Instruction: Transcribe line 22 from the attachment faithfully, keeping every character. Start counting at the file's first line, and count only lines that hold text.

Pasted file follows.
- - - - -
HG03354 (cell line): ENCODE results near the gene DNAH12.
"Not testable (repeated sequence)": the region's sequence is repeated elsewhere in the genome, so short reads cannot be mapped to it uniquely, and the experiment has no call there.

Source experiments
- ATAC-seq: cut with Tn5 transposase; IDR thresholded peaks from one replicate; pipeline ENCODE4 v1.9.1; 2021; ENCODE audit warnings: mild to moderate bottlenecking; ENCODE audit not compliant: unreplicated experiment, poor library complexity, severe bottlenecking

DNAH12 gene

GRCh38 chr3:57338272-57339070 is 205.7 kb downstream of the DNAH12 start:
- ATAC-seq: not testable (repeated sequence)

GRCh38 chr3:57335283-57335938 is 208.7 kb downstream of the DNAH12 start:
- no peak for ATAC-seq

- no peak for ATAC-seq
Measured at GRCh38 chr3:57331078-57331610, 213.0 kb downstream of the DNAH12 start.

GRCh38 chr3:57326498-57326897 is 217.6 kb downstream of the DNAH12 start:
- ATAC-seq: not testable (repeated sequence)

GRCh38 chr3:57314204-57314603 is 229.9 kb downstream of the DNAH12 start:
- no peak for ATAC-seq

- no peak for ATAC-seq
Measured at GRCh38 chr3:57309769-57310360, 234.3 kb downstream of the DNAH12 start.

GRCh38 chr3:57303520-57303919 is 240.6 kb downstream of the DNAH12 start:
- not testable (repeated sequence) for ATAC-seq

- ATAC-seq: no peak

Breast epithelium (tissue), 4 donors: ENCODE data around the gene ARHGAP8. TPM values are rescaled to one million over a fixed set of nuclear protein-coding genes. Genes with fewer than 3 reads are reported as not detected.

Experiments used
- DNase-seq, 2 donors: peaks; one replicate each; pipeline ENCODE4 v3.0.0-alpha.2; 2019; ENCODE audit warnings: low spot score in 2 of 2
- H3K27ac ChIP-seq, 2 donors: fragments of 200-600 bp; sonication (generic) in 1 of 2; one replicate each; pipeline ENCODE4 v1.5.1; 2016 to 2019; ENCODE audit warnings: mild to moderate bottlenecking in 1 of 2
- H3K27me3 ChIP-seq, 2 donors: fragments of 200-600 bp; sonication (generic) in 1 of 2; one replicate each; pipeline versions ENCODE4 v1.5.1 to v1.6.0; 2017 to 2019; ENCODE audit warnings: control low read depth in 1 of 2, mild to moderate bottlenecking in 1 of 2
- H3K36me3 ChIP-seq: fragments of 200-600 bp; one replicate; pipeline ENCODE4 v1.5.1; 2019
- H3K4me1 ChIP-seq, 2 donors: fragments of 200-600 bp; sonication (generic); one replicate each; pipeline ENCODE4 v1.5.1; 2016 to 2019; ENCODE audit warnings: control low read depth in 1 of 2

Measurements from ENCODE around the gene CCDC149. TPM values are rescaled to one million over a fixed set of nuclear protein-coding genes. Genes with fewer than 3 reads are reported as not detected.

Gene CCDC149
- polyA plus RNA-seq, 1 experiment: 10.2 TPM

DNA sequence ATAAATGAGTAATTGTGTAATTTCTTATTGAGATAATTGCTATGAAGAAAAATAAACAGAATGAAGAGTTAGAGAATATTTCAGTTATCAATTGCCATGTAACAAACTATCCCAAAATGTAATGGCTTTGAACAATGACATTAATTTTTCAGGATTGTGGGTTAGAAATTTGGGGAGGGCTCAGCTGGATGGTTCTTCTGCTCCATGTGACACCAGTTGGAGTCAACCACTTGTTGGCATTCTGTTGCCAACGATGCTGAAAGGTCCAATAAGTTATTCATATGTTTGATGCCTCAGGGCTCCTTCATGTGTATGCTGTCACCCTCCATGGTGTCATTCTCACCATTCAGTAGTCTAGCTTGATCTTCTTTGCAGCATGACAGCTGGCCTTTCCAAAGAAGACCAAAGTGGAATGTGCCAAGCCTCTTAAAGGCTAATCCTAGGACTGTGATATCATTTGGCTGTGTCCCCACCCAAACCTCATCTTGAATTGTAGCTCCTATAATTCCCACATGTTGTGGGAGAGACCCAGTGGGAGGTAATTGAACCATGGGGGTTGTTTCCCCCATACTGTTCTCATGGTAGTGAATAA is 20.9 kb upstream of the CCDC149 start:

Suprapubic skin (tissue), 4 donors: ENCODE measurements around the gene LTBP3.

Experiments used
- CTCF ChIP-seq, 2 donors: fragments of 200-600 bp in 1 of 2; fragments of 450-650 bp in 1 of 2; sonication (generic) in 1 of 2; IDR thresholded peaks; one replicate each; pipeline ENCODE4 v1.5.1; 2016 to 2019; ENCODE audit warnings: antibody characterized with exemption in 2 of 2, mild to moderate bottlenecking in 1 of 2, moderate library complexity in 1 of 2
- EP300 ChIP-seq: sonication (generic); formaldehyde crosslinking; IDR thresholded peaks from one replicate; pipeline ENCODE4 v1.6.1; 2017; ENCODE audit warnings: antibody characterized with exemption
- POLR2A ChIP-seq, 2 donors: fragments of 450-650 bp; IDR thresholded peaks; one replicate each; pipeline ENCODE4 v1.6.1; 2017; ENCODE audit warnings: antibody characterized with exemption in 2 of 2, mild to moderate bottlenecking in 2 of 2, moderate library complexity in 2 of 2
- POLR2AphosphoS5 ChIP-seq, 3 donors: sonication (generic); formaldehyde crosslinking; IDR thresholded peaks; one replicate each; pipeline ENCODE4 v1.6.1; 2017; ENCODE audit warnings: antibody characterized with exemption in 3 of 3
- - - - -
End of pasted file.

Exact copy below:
Experiments used